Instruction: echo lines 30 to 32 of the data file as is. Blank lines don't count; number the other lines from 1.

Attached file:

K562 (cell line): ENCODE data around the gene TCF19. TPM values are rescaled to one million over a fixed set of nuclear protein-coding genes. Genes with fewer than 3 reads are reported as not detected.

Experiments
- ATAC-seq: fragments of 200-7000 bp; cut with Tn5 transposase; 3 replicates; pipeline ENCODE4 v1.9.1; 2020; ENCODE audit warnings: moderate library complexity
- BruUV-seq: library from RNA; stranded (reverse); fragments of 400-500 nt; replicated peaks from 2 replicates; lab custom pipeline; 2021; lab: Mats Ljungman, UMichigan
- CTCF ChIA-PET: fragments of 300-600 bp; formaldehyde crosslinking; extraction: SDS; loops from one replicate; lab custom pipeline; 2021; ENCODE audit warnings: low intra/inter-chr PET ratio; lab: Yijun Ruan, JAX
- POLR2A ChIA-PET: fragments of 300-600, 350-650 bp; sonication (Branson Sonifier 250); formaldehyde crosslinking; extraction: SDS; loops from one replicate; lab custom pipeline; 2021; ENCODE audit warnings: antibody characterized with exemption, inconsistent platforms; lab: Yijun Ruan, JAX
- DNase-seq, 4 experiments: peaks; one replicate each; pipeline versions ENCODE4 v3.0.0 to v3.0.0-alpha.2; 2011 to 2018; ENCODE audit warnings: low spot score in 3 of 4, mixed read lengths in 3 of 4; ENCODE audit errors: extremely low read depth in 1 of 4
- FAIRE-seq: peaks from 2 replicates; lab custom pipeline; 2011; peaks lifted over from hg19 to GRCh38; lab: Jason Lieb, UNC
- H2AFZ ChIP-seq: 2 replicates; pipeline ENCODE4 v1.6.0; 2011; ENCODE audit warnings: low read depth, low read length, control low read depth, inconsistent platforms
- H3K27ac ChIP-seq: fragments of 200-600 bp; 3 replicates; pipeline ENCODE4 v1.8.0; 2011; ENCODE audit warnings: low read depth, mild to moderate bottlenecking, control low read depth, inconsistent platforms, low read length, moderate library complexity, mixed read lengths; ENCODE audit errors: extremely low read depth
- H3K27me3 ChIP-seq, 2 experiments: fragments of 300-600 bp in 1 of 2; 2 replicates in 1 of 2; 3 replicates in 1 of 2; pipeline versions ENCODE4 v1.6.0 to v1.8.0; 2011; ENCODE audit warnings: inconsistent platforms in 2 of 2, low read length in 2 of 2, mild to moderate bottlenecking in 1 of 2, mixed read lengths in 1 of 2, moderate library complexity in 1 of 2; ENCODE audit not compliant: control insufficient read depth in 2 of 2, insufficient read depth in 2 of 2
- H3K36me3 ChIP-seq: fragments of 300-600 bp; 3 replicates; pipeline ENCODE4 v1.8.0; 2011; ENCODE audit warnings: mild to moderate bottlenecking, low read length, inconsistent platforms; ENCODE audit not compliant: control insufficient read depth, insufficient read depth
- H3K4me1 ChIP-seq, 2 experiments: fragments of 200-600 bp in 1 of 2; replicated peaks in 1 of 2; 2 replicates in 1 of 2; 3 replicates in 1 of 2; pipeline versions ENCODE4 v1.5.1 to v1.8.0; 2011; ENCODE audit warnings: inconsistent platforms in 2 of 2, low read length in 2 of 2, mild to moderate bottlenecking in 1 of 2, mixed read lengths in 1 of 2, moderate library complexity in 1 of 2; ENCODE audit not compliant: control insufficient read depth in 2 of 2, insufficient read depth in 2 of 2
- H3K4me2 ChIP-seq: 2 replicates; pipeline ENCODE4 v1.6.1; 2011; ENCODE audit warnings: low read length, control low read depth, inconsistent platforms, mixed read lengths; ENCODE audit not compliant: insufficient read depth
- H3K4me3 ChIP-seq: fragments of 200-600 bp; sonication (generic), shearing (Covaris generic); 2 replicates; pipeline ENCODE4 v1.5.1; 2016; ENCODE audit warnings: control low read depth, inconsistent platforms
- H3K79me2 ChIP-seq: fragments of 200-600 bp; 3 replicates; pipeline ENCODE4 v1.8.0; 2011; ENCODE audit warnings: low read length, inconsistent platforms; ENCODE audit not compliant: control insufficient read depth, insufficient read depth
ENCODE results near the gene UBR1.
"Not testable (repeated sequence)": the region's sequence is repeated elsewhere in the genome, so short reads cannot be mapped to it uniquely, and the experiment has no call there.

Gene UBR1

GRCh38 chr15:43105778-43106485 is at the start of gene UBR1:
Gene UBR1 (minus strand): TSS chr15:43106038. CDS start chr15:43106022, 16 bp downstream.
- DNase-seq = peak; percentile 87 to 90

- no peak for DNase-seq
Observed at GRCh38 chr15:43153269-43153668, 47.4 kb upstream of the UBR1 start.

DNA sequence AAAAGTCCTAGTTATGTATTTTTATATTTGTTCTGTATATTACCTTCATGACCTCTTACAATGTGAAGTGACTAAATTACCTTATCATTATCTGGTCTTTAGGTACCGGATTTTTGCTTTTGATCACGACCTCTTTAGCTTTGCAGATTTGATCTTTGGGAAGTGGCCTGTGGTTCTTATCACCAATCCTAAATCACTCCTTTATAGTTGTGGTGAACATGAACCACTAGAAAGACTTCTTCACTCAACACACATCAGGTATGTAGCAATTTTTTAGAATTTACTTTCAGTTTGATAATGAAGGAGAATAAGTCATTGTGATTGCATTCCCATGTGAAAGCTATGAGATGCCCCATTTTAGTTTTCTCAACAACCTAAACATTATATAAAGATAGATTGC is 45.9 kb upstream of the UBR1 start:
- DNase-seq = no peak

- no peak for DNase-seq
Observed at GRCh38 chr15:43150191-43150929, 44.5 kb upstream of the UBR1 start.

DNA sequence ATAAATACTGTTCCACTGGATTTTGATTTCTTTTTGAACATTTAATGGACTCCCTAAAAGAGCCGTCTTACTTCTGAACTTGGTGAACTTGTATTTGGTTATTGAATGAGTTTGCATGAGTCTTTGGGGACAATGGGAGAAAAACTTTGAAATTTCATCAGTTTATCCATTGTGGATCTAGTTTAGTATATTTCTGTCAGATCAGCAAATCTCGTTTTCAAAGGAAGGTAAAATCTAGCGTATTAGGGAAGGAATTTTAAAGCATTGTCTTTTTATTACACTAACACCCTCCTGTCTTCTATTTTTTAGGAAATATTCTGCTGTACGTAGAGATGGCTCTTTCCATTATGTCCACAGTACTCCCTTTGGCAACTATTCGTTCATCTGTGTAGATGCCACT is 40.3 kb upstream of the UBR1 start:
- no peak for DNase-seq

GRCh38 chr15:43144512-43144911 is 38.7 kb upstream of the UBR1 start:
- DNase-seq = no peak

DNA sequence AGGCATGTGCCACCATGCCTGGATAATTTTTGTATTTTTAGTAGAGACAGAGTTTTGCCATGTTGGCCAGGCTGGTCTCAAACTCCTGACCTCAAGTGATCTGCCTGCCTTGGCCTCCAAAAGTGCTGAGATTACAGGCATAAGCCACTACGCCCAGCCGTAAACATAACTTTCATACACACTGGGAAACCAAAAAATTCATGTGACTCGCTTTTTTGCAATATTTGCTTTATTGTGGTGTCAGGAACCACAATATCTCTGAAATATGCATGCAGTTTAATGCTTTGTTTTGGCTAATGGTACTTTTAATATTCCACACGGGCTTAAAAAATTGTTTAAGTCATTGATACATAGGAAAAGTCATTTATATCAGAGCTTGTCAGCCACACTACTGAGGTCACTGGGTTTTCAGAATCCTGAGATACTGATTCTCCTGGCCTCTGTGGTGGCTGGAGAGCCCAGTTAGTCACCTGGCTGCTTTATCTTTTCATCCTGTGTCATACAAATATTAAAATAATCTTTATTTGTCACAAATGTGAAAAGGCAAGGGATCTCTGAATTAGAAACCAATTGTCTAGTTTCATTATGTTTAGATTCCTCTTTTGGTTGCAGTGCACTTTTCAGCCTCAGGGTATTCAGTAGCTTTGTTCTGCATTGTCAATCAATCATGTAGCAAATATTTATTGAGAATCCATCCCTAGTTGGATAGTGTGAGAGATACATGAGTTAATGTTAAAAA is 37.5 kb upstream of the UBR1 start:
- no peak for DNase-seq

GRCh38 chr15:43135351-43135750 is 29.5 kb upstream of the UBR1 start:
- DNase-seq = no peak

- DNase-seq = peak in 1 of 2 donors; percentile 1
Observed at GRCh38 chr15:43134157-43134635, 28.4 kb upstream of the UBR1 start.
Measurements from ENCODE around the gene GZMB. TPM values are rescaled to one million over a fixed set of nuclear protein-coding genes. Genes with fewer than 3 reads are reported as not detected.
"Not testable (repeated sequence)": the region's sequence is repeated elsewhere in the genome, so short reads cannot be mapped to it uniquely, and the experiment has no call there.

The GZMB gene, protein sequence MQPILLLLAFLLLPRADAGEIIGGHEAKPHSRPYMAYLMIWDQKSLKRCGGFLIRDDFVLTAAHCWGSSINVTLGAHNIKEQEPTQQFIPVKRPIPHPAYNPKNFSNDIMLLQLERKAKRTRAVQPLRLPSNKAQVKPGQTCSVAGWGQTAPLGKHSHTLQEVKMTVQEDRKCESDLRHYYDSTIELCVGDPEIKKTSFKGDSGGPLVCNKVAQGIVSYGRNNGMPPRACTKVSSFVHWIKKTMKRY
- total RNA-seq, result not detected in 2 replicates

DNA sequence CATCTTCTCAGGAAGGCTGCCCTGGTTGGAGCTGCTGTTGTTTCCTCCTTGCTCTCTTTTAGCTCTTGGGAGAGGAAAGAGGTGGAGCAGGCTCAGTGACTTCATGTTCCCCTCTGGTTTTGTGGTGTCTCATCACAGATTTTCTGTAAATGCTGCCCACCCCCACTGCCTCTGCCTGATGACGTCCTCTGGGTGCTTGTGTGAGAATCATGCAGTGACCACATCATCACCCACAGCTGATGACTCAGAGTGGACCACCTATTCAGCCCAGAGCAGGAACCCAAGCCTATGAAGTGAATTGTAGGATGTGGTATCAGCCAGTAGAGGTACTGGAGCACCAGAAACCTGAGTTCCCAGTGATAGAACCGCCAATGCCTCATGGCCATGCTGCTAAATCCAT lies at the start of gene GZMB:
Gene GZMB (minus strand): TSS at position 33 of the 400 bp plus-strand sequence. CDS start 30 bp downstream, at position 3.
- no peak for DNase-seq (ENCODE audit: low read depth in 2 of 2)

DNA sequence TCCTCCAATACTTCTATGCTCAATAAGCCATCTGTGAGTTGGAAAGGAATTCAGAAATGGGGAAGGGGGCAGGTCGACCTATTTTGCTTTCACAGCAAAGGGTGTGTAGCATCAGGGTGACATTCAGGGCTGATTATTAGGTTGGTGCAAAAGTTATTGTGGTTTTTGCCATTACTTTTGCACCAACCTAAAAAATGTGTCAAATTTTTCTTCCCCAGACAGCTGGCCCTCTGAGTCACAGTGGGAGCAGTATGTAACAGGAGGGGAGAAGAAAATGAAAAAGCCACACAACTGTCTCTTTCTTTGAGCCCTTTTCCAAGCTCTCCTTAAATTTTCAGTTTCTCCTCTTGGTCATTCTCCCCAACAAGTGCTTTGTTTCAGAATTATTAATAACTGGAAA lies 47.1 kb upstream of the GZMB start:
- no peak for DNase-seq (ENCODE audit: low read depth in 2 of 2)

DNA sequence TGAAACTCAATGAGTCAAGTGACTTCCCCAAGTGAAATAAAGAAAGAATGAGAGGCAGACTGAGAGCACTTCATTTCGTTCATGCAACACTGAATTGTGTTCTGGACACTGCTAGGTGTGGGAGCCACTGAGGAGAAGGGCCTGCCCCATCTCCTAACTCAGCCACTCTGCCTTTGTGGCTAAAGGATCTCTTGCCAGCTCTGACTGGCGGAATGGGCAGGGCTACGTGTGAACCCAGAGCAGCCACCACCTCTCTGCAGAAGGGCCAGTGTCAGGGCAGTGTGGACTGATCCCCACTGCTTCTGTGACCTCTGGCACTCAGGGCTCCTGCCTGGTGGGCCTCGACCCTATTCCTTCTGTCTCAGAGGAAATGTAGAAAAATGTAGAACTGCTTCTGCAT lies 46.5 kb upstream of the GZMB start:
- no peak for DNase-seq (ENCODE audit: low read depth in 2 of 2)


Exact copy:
- no peak for DNase-seq

GRCh38 chr15:43144512-43144911 is 38.7 kb upstream of the UBR1 start:
- DNase-seq = no peak